Meddling Medley: Wicca Woo, Kojey Radical, and Trails and Ways

29 May

Context can sometimes change the feeling of a song. Today, I describe three songs, and give them their own context, which may subvert your expectations.

Wicca Woo – “Detached”

THE SCENE: You are at a rowdy house party, this song comes on. The crowd is sparse and has quieted down, because most people have moved outside to the pool. A drunken man makes a subtle pass at you, prompting you to move away from the kitchen, where people keep going to refill their drinks. You glumly look around to see if anyone you know is nearby, but you only see that polite but disinterested girl wearing a baseball cap that greeted you earlier. You approach her to begin a new conversation, but she doesn’t realize you are headed her way and turns to leave. As you watch her walk in the opposite direction, credits roll over your face.

THE SONG: Living up to its title, “Detached” is unobtrusive. It could be on in the background for hours and that subtle bass line would keep me relaxed. The vocals are muffled in a strained whisper, but that, too, feels faraway and enrapturing. Fitting as a somber and ambiguous film ending.

Wicca Woo’s debut EP, Woo Wicca, is out now.

Kojey Radical – “Bambu”

THE SCENE: This video.

THE SONG: We don’t usually feature rap, but the audiovisual experience here is worth too much to not cover. The meaning behind it all is limitless: the lyrics, music production, images, and actions therein, all have moving purpose. The words are thought-provoking and delivered like a beat poem, emphasizing certain syllables specifically. My favorite line is “Can’t see the truth when it’s six feet deep.” This takes ‘burying the truth’ to a completely new level; explaining that it is six feet under suggests that not only are we hiding it, we murdered it and got rid of the body. This then brings to mind the very beginning of the track, when Kojey “used to walk past the cemetery” when he went to spend time with friends, imagining the lives they wanted. Oh, the irony: simultaneously, names like Michael Brown, Eric Garner, and Freddie Gray spring to mind. Our own law enforcement erased their lives, and by extension, their truth, but we won’t allow the Truth to be completely extinguished.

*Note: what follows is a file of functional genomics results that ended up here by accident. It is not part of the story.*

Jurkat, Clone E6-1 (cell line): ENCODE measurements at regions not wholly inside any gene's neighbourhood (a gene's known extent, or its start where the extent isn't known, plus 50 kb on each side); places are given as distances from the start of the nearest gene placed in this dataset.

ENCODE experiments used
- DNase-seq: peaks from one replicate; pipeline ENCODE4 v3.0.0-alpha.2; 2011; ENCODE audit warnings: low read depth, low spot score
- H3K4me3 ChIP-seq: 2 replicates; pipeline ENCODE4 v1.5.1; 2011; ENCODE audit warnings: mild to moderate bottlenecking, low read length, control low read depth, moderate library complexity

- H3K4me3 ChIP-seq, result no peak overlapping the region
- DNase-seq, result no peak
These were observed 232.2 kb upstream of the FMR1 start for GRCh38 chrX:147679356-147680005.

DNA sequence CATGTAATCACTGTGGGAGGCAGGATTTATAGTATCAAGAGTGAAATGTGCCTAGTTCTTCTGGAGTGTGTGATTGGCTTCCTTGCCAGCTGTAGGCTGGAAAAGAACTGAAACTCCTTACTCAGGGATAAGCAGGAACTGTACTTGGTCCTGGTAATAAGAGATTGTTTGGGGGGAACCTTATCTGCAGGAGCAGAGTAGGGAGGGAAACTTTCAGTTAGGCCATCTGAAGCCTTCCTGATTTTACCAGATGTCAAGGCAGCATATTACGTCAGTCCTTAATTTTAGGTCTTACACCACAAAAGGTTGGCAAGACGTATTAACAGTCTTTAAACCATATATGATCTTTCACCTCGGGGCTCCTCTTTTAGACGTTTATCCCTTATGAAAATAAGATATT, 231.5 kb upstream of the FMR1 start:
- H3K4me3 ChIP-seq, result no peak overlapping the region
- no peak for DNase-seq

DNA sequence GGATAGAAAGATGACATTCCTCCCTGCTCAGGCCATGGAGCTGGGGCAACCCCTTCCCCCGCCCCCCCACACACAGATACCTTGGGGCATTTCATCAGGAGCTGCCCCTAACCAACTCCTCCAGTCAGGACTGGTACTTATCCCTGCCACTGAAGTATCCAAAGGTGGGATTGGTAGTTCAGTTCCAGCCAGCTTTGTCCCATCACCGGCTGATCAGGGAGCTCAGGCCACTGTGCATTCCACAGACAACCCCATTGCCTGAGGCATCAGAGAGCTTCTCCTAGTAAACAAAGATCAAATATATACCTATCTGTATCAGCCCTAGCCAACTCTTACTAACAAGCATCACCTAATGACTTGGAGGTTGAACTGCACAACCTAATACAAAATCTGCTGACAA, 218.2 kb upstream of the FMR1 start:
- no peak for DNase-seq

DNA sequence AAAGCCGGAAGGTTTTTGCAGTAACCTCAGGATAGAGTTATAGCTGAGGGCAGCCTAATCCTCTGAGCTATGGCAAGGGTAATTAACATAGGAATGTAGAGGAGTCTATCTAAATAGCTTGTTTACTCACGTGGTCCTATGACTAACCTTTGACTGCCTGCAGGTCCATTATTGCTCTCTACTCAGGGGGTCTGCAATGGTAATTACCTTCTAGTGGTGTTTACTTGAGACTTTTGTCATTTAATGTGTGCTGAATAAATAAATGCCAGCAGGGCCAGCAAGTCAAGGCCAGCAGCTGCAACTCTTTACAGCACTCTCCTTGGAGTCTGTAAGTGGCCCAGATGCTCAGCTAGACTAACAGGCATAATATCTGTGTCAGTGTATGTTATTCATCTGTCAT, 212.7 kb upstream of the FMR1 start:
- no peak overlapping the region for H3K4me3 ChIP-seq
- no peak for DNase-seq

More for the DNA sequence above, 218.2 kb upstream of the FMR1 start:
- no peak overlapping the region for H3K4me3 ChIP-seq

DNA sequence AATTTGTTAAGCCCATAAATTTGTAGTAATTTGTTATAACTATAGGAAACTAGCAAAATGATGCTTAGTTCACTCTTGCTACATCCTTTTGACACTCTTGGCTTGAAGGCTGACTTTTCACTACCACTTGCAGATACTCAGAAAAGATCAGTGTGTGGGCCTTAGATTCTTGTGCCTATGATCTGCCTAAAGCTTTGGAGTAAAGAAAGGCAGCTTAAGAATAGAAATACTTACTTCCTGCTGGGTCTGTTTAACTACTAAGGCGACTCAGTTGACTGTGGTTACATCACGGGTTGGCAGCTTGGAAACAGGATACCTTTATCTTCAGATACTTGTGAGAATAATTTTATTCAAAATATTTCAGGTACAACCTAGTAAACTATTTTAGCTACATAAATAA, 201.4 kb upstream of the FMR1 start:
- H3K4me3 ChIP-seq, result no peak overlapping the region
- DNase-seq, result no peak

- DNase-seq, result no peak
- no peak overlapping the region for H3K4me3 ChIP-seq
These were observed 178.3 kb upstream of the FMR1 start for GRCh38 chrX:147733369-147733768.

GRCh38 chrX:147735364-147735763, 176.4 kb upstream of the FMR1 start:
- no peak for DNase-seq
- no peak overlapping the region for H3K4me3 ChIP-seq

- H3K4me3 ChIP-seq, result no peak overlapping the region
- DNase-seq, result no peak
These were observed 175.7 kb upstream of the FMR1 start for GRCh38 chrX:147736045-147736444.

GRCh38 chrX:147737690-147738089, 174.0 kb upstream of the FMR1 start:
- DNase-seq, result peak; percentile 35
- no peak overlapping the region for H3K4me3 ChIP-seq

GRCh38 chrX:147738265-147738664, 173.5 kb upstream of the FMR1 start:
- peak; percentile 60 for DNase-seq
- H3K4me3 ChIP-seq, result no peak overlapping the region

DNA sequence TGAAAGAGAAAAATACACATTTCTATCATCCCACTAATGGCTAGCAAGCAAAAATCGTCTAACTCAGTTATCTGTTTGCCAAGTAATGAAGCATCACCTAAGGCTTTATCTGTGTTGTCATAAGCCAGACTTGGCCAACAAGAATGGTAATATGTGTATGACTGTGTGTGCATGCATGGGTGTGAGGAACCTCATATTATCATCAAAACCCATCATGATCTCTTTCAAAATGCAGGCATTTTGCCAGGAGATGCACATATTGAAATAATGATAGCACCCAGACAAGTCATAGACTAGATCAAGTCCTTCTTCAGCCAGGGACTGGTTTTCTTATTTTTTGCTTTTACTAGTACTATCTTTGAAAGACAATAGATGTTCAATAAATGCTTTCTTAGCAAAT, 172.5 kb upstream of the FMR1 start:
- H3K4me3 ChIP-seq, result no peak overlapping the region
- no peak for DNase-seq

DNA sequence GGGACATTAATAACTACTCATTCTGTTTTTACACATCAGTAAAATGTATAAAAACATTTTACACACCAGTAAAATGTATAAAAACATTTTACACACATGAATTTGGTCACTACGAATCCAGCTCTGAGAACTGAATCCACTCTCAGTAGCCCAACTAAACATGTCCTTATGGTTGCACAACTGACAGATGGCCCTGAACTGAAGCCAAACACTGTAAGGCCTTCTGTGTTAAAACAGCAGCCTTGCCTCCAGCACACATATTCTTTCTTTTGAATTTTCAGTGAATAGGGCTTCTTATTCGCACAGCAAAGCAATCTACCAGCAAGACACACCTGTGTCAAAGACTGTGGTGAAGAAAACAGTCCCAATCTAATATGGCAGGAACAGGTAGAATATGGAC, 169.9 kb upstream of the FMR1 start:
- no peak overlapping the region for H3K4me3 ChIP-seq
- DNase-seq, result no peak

For more information on Kojey Radical, follow him on Facebook and Twitter.

Trails and Ways – “Jacaranda”

THE SCENE: You take a hike with friends through Griffith Park, but it is years ago, before the drought. The mountains are lush with foliage and flowers, at points creating pockets of shade where the path gets narrow, and occasionally leading to large clearings with soft grass to sit on. Everyone generally takes part in tomfoolery, undoubtedly including climbing a Jacaranda tree.

THE SONG: I love hiking at Griffith Park myself, so I’ll admit that wanting to see it not starved of water is more of a fantasy than anything. But I also don’t think Jacarandas grow on mountains, so this whole scenario is based on a falsehood. Either way, if we ever get any rainfall, I would honor the renewed flora with this track. It is so bright that you need shades, sunblock, and a hat to protect yourself from the UV rays. Like most of what Trails and Ways creates, it is also as catchy as Yogi Berra. And the cherry on top is obviously the fact that they made the word “Jacaranda” work so smoothly in a song. Magnificent.

Trails and Ways are releasing their debut LP, Pathology, this Tuesday, 6/2. Pre-order it here. Find more information about Trails and Ways on their website, and be sure to follow them on Facebook, Twitter, Instagram, and tumblr.

Bridging Ears Back to Soul

24 May

Leon Bridges